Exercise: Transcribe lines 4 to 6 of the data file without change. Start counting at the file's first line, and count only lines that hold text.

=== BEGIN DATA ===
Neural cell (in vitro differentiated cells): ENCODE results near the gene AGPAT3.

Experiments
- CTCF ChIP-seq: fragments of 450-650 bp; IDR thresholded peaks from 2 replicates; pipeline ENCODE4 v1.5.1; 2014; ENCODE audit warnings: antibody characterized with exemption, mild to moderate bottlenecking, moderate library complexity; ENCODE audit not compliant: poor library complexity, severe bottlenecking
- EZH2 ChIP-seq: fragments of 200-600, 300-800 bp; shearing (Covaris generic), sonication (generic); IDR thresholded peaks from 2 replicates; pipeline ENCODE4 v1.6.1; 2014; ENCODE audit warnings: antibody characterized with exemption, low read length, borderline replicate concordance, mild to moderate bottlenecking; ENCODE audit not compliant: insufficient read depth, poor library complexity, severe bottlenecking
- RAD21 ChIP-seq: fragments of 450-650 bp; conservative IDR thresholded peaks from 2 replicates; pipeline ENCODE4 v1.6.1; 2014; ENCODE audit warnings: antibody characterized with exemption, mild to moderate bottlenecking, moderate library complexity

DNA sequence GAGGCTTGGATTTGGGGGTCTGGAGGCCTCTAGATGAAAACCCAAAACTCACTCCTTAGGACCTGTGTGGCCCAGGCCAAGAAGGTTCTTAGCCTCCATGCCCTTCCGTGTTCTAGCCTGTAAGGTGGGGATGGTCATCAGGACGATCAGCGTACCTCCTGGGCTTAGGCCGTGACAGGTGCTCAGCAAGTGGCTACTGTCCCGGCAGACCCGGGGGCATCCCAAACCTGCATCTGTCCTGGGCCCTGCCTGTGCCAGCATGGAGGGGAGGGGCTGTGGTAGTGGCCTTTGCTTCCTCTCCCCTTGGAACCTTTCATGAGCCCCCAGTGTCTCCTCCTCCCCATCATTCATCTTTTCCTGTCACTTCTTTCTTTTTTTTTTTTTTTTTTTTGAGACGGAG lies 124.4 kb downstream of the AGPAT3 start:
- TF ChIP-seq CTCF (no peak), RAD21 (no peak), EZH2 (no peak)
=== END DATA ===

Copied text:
- EZH2 ChIP-seq: fragments of 200-600, 300-800 bp; shearing (Covaris generic), sonication (generic); IDR thresholded peaks from 2 replicates; pipeline ENCODE4 v1.6.1; 2014; ENCODE audit warnings: antibody characterized with exemption, low read length, borderline replicate concordance, mild to moderate bottlenecking; ENCODE audit not compliant: insufficient read depth, poor library complexity, severe bottlenecking
- RAD21 ChIP-seq: fragments of 450-650 bp; conservative IDR thresholded peaks from 2 replicates; pipeline ENCODE4 v1.6.1; 2014; ENCODE audit warnings: antibody characterized with exemption, mild to moderate bottlenecking, moderate library complexity

DNA sequence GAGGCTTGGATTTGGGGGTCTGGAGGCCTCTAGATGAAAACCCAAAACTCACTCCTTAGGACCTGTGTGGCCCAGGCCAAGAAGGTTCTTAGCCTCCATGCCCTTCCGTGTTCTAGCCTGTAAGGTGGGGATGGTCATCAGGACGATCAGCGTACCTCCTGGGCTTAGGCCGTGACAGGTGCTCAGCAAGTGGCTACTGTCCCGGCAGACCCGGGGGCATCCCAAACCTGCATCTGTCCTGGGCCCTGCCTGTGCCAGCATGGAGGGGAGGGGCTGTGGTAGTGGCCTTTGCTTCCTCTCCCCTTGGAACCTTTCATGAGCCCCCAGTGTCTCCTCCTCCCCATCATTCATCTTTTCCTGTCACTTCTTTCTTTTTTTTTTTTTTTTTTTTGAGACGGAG lies 124.4 kb downstream of the AGPAT3 start: